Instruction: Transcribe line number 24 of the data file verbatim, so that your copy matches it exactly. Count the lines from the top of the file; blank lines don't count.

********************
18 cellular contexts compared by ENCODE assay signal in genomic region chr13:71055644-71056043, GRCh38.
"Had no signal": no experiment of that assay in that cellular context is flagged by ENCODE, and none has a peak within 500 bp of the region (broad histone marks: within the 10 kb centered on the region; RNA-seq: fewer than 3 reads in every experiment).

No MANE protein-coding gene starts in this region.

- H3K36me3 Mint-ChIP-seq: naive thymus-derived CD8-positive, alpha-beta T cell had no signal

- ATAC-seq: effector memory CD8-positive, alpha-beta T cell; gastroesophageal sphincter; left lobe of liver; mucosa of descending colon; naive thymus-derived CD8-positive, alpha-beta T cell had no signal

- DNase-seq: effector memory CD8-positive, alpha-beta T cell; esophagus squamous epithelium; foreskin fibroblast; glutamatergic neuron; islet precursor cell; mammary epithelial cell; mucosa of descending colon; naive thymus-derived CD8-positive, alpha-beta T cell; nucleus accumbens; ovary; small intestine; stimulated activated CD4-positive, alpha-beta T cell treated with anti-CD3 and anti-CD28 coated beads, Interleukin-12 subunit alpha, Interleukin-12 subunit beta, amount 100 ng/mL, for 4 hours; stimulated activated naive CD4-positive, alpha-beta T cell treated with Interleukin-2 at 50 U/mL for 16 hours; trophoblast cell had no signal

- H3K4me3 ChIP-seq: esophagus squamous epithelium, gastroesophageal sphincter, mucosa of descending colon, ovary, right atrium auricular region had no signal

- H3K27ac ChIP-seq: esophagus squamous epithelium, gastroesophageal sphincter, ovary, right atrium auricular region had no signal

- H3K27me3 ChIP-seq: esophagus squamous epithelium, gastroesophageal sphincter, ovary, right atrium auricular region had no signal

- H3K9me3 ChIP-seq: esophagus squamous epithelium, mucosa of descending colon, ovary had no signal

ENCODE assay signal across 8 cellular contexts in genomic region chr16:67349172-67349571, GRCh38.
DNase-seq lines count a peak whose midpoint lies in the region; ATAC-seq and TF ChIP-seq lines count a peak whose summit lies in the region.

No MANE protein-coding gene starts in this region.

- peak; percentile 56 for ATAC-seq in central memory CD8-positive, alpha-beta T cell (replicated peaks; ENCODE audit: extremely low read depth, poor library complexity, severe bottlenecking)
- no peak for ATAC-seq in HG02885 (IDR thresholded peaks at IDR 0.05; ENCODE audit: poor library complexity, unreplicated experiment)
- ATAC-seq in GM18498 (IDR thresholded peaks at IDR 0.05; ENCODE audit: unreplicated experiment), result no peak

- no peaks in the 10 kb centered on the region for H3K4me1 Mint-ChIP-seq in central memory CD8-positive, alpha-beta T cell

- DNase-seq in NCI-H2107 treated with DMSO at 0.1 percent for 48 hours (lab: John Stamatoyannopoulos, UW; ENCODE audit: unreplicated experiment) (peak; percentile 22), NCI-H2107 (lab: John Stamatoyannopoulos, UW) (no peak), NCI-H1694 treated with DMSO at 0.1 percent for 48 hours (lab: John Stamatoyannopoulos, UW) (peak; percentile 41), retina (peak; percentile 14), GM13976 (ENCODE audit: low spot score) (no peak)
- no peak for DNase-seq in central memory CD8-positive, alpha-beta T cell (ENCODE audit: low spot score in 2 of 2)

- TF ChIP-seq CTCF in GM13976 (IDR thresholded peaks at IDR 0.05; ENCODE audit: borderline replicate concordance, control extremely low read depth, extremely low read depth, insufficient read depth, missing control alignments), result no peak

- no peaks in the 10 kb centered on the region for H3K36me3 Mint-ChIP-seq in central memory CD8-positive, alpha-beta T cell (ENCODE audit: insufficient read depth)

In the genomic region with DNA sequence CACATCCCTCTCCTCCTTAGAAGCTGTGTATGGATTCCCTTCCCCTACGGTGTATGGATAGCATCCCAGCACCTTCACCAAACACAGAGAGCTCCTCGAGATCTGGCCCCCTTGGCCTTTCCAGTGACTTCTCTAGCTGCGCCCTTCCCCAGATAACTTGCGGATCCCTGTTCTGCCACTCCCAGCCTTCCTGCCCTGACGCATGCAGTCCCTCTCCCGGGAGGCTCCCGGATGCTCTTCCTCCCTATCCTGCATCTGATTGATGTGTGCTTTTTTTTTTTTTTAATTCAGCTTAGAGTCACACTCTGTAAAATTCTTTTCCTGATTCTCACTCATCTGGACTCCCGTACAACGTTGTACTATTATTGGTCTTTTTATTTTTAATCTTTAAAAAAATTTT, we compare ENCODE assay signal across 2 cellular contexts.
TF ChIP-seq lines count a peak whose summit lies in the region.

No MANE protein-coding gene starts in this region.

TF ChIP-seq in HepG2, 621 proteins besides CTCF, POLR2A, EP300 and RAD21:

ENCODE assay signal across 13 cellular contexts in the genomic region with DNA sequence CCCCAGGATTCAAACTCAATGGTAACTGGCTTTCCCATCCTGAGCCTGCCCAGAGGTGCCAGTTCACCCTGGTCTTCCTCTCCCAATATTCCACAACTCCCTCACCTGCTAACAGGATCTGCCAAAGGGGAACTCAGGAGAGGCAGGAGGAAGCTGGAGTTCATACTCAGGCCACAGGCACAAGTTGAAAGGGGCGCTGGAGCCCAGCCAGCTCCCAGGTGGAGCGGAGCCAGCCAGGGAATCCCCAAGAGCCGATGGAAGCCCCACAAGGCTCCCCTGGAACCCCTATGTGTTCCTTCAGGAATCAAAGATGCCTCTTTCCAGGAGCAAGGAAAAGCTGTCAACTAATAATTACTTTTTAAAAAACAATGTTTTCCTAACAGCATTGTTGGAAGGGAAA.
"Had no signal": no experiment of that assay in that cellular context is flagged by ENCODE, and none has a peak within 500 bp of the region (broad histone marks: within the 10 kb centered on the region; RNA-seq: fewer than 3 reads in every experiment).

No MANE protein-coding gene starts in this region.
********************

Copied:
No MANE protein-coding gene starts in this region.